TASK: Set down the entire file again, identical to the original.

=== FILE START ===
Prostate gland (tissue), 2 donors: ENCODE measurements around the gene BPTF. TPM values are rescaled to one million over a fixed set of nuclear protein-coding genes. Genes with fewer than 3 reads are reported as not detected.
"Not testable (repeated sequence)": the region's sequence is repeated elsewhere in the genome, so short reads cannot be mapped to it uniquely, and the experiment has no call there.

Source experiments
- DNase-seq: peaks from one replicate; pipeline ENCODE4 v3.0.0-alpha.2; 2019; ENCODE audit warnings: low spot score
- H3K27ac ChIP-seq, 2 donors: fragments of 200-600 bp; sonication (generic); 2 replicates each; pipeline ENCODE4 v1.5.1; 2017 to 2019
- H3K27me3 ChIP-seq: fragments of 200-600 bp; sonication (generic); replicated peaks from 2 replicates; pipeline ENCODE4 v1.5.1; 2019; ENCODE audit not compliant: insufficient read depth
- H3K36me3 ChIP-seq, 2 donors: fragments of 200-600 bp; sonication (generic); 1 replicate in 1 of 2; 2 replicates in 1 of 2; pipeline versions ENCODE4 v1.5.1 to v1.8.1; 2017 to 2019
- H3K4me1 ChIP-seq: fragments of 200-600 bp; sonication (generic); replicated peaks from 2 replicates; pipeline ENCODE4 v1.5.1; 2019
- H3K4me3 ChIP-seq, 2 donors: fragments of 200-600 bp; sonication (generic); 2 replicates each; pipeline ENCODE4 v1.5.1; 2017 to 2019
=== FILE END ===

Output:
Prostate gland (tissue), 2 donors: ENCODE measurements around the gene BPTF. TPM values are rescaled to one million over a fixed set of nuclear protein-coding genes. Genes with fewer than 3 reads are reported as not detected.
"Not testable (repeated sequence)": the region's sequence is repeated elsewhere in the genome, so short reads cannot be mapped to it uniquely, and the experiment has no call there.

Source experiments
- DNase-seq: peaks from one replicate; pipeline ENCODE4 v3.0.0-alpha.2; 2019; ENCODE audit warnings: low spot score
- H3K27ac ChIP-seq, 2 donors: fragments of 200-600 bp; sonication (generic); 2 replicates each; pipeline ENCODE4 v1.5.1; 2017 to 2019
- H3K27me3 ChIP-seq: fragments of 200-600 bp; sonication (generic); replicated peaks from 2 replicates; pipeline ENCODE4 v1.5.1; 2019; ENCODE audit not compliant: insufficient read depth
- H3K36me3 ChIP-seq, 2 donors: fragments of 200-600 bp; sonication (generic); 1 replicate in 1 of 2; 2 replicates in 1 of 2; pipeline versions ENCODE4 v1.5.1 to v1.8.1; 2017 to 2019
- H3K4me1 ChIP-seq: fragments of 200-600 bp; sonication (generic); replicated peaks from 2 replicates; pipeline ENCODE4 v1.5.1; 2019
- H3K4me3 ChIP-seq, 2 donors: fragments of 200-600 bp; sonication (generic); 2 replicates each; pipeline ENCODE4 v1.5.1; 2017 to 2019